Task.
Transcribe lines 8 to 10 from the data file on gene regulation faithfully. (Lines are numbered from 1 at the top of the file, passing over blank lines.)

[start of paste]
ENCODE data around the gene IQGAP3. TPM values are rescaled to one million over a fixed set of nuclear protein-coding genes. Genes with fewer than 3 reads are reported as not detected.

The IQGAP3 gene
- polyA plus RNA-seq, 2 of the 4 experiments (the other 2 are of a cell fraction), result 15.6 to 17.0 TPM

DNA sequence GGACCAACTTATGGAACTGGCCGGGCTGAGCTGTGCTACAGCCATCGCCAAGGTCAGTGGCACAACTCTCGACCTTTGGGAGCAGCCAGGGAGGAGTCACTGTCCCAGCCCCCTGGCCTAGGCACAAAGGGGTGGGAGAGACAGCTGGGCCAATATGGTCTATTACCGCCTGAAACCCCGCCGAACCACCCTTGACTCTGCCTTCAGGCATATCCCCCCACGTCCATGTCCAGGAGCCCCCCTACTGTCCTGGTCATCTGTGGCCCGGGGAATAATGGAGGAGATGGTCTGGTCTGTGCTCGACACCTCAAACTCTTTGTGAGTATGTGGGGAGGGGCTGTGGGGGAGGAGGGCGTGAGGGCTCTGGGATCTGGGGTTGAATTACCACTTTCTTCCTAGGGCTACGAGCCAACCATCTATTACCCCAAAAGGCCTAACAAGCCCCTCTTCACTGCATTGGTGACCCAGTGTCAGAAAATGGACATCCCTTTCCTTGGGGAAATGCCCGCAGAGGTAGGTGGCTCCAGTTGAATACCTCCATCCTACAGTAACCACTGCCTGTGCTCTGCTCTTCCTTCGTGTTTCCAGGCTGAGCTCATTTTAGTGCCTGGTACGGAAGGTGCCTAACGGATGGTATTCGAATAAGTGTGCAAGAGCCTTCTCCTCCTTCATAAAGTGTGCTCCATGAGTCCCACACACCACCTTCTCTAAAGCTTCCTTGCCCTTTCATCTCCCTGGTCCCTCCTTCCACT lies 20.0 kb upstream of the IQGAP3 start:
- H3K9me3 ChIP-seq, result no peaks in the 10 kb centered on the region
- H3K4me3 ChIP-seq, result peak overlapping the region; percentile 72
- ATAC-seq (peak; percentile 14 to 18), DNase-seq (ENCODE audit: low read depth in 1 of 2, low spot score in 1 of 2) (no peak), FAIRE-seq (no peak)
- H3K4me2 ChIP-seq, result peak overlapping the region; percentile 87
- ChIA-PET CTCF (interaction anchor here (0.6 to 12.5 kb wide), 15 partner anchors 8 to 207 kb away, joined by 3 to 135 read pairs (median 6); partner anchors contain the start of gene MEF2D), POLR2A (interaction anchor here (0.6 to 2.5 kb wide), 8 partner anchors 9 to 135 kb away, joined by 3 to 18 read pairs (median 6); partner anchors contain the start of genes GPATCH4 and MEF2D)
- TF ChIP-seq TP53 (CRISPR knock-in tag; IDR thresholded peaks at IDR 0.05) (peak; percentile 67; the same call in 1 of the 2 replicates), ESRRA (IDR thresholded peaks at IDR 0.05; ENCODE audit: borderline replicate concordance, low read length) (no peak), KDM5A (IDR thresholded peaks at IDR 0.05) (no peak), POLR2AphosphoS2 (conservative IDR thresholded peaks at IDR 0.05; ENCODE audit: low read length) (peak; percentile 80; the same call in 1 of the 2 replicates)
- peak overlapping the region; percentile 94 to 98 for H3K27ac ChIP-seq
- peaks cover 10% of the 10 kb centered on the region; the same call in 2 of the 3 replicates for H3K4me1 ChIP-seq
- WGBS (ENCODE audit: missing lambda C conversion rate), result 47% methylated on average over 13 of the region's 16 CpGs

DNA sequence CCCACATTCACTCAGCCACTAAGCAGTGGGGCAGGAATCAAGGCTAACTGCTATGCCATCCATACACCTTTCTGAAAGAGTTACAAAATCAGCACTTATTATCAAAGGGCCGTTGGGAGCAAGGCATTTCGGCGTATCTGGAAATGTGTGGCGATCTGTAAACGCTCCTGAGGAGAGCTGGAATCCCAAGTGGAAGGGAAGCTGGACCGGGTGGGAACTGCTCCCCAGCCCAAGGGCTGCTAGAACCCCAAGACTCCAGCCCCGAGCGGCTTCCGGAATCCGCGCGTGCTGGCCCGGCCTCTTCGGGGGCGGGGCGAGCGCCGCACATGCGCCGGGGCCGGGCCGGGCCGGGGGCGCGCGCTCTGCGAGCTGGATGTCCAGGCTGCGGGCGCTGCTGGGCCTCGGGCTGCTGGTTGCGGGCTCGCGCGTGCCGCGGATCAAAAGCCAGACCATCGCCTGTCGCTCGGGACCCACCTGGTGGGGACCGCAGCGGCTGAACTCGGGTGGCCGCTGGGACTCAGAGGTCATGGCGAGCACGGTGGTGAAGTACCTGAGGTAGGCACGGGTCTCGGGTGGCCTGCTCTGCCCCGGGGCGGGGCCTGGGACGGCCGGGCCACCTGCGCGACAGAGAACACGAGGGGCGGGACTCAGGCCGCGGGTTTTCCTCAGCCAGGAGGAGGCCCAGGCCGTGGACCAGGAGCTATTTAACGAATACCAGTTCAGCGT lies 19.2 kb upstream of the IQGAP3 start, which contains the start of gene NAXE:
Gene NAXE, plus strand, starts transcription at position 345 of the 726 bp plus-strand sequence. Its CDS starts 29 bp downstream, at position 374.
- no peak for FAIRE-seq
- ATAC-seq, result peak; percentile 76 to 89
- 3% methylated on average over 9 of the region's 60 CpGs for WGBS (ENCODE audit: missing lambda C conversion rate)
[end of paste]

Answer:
- H3K4me2 ChIP-seq, result peak overlapping the region; percentile 87
- ChIA-PET CTCF (interaction anchor here (0.6 to 12.5 kb wide), 15 partner anchors 8 to 207 kb away, joined by 3 to 135 read pairs (median 6); partner anchors contain the start of gene MEF2D), POLR2A (interaction anchor here (0.6 to 2.5 kb wide), 8 partner anchors 9 to 135 kb away, joined by 3 to 18 read pairs (median 6); partner anchors contain the start of genes GPATCH4 and MEF2D)
- TF ChIP-seq TP53 (CRISPR knock-in tag; IDR thresholded peaks at IDR 0.05) (peak; percentile 67; the same call in 1 of the 2 replicates), ESRRA (IDR thresholded peaks at IDR 0.05; ENCODE audit: borderline replicate concordance, low read length) (no peak), KDM5A (IDR thresholded peaks at IDR 0.05) (no peak), POLR2AphosphoS2 (conservative IDR thresholded peaks at IDR 0.05; ENCODE audit: low read length) (peak; percentile 80; the same call in 1 of the 2 replicates)